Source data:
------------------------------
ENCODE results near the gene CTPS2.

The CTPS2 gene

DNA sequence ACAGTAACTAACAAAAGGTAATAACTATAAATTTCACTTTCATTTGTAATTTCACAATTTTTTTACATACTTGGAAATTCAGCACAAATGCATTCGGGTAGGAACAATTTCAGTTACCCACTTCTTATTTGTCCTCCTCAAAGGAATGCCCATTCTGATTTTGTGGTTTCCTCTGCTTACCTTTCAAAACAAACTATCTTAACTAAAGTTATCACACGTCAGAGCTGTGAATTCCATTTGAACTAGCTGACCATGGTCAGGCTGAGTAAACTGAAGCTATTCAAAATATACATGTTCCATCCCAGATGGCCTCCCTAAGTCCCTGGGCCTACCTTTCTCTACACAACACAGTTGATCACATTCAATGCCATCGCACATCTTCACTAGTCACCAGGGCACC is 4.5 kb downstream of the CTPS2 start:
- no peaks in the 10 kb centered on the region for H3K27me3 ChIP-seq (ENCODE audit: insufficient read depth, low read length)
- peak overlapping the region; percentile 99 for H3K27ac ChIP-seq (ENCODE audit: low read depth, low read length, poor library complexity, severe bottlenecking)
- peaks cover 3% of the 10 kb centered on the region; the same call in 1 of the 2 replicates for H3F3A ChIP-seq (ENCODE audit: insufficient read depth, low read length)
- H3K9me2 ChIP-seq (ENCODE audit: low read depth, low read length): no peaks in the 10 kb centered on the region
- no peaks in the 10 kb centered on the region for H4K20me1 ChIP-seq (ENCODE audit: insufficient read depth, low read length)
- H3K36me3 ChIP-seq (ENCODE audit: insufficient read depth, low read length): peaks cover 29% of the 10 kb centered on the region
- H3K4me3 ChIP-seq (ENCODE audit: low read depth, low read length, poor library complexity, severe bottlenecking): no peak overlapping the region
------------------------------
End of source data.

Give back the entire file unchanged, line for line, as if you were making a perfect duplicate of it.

ENCODE results near the gene CTPS2.

The CTPS2 gene

DNA sequence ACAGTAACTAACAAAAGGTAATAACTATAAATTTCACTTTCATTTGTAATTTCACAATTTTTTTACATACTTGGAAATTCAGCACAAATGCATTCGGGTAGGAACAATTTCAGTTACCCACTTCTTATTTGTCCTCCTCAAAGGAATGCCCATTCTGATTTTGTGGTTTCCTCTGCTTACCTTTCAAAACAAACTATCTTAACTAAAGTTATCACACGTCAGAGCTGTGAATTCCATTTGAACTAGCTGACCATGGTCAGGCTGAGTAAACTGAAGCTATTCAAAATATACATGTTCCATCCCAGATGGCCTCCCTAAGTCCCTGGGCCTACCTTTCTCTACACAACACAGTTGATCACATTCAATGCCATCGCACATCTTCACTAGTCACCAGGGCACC is 4.5 kb downstream of the CTPS2 start:
- no peaks in the 10 kb centered on the region for H3K27me3 ChIP-seq (ENCODE audit: insufficient read depth, low read length)
- peak overlapping the region; percentile 99 for H3K27ac ChIP-seq (ENCODE audit: low read depth, low read length, poor library complexity, severe bottlenecking)
- peaks cover 3% of the 10 kb centered on the region; the same call in 1 of the 2 replicates for H3F3A ChIP-seq (ENCODE audit: insufficient read depth, low read length)
- H3K9me2 ChIP-seq (ENCODE audit: low read depth, low read length): no peaks in the 10 kb centered on the region
- no peaks in the 10 kb centered on the region for H4K20me1 ChIP-seq (ENCODE audit: insufficient read depth, low read length)
- H3K36me3 ChIP-seq (ENCODE audit: insufficient read depth, low read length): peaks cover 29% of the 10 kb centered on the region
- H3K4me3 ChIP-seq (ENCODE audit: low read depth, low read length, poor library complexity, severe bottlenecking): no peak overlapping the region